Bigger Thighs Could Mean Better Health
For years people have worked on their thighs making them smaller, firmer, and tighter however, a team of Dutch researchers have recently discovered through a study that bigger thighs could mean better health.
In a study released Thursday, men and women whose thighs measured less than about 24 inches in circumference were found to have an increased risk for both heart disease and death, Dr. Berit Heitmann of Copenhagen University Hospital and colleagues reported online in the British Medical Journal suggesting that bigger thighs could mean better health.
Researchers took thorough measurements and appraised the body composition of 1,436 men and 1,380 women in Denmark. They then followed their health for more than a decade as part of a study carried out on behalf of the World Health Organization. In conclusion they determined that bigger thighs could mean better health.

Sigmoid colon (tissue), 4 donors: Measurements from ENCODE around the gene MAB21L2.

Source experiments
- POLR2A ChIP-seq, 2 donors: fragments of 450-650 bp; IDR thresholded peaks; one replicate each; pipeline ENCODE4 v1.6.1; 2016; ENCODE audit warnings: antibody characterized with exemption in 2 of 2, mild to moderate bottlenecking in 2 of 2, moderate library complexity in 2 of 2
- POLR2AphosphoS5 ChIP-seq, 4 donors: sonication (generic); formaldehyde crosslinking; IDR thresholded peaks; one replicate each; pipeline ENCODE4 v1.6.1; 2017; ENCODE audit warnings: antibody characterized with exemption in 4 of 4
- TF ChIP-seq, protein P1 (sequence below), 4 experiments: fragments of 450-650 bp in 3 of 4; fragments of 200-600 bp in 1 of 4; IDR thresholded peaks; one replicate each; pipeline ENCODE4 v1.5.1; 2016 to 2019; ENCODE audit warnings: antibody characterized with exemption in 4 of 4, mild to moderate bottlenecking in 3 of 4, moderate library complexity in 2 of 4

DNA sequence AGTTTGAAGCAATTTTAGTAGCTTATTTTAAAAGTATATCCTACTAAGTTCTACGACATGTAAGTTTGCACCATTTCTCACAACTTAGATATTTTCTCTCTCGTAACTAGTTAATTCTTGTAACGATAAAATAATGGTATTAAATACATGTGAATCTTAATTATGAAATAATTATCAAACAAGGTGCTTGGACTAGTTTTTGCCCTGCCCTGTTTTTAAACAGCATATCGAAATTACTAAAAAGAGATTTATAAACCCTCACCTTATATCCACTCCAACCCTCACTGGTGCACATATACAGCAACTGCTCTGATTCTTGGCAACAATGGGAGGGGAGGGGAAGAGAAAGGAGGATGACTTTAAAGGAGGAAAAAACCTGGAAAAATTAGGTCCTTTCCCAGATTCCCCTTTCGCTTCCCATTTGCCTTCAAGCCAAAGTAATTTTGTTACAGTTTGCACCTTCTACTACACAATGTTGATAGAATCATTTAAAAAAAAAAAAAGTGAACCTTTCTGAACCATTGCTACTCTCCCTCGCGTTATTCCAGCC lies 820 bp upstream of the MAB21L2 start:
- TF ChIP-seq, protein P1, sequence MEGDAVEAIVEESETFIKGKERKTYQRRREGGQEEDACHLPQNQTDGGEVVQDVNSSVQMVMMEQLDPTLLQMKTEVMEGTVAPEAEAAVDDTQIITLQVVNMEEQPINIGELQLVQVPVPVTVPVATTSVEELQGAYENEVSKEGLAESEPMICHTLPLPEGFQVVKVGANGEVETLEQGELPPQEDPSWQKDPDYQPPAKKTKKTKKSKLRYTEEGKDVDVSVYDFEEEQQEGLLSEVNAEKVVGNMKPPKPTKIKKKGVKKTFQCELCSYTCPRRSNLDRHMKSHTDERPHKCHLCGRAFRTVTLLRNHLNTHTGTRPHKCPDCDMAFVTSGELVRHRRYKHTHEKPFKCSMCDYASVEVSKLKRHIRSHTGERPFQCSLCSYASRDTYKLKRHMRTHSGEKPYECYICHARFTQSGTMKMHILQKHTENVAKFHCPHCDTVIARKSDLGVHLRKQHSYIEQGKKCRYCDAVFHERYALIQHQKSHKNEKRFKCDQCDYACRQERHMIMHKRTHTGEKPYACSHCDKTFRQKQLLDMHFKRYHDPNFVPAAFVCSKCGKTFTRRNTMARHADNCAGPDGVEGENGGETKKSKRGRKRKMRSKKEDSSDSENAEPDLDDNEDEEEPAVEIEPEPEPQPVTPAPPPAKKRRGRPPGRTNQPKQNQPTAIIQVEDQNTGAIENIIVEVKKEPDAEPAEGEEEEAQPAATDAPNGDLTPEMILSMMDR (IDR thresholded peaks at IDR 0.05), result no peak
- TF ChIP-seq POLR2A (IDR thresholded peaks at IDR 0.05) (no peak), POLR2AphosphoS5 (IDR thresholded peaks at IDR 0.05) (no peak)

“The adverse effects of small thighs might be related to too little muscle mass,” which can affect fat and sugar metabolism, said researchers led by Berit Heitmann, director of research at Copenhagen University Hospital’s Institute of Preventive Medicine. “General practitioners could use thigh circumference as an early marker to identify patients at later risk of cardiovascular disease and early mortality.”
A number of studies have linked cardiovascular risk to obesity, measured by either body-mass index or waist circumference. "This is the first time that someone has related thigh size to pathology," said study author Berit L. Heitmann, a professor of nutritional epidemiology at the university's Institute for Dietary Studies.
At this point in time the reason for bigger thighs meaning better health isn’t quite clear. It’s possible that those with smaller limbs do not have the muscle mass and lower body volume needed for good glucose and lipid metabolism, which are key factors for more serious disease, Heitmann said.
In the meantime, American Heart Association advice aiming for a healthy BMI of between 18.5 and 24.9, they believe to still be practical tool to gauge body fat. It was further suggested that this does not mean stop going to the gym and reduce exercise. It simply means that the research is suggesting bigger thighs could mean better health.